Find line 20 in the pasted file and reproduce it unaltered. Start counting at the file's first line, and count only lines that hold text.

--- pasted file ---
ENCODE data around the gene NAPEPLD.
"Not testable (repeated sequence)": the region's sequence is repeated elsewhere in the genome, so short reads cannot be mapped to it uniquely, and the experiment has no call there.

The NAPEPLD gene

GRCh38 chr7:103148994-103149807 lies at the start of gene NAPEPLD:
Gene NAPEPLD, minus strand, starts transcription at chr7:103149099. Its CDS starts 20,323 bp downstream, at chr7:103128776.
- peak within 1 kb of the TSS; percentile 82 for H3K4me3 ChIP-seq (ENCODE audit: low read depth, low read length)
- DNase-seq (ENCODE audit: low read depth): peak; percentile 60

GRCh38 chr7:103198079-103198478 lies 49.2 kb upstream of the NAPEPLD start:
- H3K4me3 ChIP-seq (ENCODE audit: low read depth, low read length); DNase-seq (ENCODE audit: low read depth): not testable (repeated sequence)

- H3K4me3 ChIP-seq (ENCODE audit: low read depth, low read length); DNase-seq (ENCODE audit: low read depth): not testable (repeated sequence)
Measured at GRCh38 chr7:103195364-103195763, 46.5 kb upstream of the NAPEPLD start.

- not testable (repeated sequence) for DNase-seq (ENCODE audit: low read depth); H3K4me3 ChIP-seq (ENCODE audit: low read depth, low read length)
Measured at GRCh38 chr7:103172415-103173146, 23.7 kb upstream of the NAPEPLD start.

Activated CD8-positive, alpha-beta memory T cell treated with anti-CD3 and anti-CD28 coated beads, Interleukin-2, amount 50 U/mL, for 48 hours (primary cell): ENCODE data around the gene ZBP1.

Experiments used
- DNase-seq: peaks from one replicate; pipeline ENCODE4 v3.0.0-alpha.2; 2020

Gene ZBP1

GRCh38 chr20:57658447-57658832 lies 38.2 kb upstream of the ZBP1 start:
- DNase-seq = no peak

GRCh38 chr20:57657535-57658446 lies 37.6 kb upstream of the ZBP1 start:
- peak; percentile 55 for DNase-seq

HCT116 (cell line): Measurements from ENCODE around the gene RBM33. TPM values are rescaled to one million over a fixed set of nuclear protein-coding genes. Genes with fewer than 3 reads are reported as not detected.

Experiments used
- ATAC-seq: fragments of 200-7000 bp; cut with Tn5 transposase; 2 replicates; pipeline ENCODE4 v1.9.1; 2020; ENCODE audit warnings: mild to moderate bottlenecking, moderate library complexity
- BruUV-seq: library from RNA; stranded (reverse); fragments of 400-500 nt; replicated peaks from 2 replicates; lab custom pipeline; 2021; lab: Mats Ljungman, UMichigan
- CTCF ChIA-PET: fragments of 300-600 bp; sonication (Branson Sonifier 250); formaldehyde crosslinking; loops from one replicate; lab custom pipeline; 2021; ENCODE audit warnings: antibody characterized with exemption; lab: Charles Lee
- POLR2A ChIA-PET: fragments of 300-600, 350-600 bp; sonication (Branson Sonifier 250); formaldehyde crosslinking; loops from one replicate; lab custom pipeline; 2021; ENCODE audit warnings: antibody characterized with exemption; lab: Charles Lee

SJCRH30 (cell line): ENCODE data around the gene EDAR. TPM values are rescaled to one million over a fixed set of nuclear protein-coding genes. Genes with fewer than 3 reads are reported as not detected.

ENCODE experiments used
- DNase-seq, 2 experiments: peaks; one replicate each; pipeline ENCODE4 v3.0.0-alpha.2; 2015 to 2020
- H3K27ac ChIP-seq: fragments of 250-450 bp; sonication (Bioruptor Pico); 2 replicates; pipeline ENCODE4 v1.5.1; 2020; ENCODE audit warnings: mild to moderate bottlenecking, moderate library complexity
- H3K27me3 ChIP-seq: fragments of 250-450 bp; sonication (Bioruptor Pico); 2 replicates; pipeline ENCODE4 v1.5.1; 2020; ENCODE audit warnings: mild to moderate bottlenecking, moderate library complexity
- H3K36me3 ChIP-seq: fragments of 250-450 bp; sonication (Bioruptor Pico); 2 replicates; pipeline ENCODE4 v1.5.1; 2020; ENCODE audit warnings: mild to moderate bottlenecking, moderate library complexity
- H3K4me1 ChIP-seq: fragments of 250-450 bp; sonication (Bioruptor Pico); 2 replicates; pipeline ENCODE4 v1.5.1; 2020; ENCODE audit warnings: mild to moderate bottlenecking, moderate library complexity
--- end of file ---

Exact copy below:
GRCh38 chr20:57657535-57658446 lies 37.6 kb upstream of the ZBP1 start: